How does having women in leadership positions affect M&A strategies and outcomes? Those are the topics considered in this recent Intralinks report, which looked at over 11,000 transactions completed from January 1, 2010 to October 31, 2021. Only about 3% of those deals involved acquirers led by female CEOs, and 11% involved acquirers with at least 30% female representation on their boards, but as these highlights from the report demonstrate, these deals outperformed other transactions – even though the market initially didn’t think they would:
– Initial market reactions to women-led deals are more unfavorable than those for deals led by men. Shares of acquirers with female CEOs tended to underperform those of acquirers led by male CEOs by an average of 1.5 percentage points when looking at a 40-day window pre- and post-announcement. The onset of Covid-19 appears to have enhanced that disparity, as acquirers led by female CEOs saw their share prices underperform those led by male CEOs by an average of 9.6 percentage points for deals during the pandemic.
– Contrary to market reaction, deals completed by acquirers with female CEOs performed better than deals completed by acquirers with male CEOs in terms of share price performance, in the first, second- and third- year following deal completion. Companies with at least 30% female boards outperformed by 7.1 percentage points relative to all-male boards or those with less than 30% female representation.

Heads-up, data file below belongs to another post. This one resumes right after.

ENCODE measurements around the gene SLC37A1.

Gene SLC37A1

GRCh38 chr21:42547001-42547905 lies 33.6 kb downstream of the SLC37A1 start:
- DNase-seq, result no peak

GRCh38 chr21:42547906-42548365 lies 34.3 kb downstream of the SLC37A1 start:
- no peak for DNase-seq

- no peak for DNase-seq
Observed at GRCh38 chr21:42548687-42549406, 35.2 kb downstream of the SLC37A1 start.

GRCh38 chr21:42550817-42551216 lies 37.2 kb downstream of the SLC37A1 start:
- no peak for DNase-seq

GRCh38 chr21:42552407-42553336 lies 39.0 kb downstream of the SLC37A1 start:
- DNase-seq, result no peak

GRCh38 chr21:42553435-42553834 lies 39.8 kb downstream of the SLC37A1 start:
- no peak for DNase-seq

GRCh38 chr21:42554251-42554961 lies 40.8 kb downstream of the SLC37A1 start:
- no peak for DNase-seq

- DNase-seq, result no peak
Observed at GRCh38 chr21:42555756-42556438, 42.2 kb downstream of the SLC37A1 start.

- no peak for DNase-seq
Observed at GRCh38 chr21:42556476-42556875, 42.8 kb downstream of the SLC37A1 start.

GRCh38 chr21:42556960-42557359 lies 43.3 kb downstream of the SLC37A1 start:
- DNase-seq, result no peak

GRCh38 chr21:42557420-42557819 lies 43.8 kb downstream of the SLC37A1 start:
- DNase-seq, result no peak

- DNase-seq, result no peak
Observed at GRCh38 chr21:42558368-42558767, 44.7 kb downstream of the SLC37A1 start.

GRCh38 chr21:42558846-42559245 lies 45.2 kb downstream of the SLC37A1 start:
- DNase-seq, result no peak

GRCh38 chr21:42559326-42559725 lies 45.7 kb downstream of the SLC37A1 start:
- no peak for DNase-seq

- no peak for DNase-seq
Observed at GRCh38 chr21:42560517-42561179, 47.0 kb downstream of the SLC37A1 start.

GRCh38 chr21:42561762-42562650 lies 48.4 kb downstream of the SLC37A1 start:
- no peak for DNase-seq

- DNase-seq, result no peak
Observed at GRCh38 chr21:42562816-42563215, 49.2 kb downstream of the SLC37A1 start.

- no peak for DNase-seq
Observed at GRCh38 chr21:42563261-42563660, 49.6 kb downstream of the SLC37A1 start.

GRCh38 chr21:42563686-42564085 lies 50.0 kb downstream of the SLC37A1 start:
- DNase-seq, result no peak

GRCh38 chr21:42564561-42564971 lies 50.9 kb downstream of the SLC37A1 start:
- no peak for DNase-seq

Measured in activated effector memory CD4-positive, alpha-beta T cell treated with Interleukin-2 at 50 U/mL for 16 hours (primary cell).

– Deals led by women didn’t just outperform when it came to share price appreciation. Over a three-year period, these deals produced better ROE, EBITDA/sales and EBIT/adjusted sales than deals completed by acquirers with male CEOs. The most significant difference was post-closing ROE. When looking at this metric three years post-acquisition, companies led by female CEOs outperformed those led by male CEOs by 7.9 percentage points.
– Deals announced by female CEOs also have a slightly better chance of closing – 97% of the deals led by female CEOs closed, while 95% of those led by male CEOs closed. All of the female-led deals announced during the pandemic closed, while the male-led deals continued to close at a 95% rate.
There are all sorts of other interesting nuggets in the report, including the fact that companies involved in female-led deals were more likely to retain a financial advisor, that the targets in female-led deals involved less risk than those in male-led deals, and that female-led deals were more likely to include a reverse termination fee.
– John Jenkins